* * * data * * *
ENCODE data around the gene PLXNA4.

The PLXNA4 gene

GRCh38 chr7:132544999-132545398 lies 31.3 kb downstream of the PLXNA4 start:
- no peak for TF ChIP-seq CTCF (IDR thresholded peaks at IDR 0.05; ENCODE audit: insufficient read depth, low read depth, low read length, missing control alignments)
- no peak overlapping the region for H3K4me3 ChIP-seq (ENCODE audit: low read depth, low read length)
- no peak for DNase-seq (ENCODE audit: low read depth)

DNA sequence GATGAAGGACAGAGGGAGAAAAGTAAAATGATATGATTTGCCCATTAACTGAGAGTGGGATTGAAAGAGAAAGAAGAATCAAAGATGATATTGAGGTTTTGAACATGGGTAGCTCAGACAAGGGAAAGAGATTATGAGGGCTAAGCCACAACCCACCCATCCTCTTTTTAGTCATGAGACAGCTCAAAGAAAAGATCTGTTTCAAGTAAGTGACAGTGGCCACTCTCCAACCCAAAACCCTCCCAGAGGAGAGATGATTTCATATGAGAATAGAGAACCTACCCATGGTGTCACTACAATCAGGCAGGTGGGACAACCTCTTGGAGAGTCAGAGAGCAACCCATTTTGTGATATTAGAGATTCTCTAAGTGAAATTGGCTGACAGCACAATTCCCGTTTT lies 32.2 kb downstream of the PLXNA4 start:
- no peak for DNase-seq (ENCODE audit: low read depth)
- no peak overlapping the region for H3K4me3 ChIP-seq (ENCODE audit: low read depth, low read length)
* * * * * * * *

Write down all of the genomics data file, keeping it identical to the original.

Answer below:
ENCODE data around the gene PLXNA4.

The PLXNA4 gene

GRCh38 chr7:132544999-132545398 lies 31.3 kb downstream of the PLXNA4 start:
- no peak for TF ChIP-seq CTCF (IDR thresholded peaks at IDR 0.05; ENCODE audit: insufficient read depth, low read depth, low read length, missing control alignments)
- no peak overlapping the region for H3K4me3 ChIP-seq (ENCODE audit: low read depth, low read length)
- no peak for DNase-seq (ENCODE audit: low read depth)

DNA sequence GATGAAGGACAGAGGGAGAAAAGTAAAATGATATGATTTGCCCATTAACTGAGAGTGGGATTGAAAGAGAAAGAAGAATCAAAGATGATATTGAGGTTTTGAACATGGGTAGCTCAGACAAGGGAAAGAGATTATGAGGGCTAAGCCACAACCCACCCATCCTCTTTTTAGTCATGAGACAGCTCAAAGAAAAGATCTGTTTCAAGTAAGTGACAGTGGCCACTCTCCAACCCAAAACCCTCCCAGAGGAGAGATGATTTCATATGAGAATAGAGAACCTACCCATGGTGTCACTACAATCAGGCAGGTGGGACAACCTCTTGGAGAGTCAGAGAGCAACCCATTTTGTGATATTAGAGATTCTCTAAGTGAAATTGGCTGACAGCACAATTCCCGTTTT lies 32.2 kb downstream of the PLXNA4 start:
- no peak for DNase-seq (ENCODE audit: low read depth)
- no peak overlapping the region for H3K4me3 ChIP-seq (ENCODE audit: low read depth, low read length)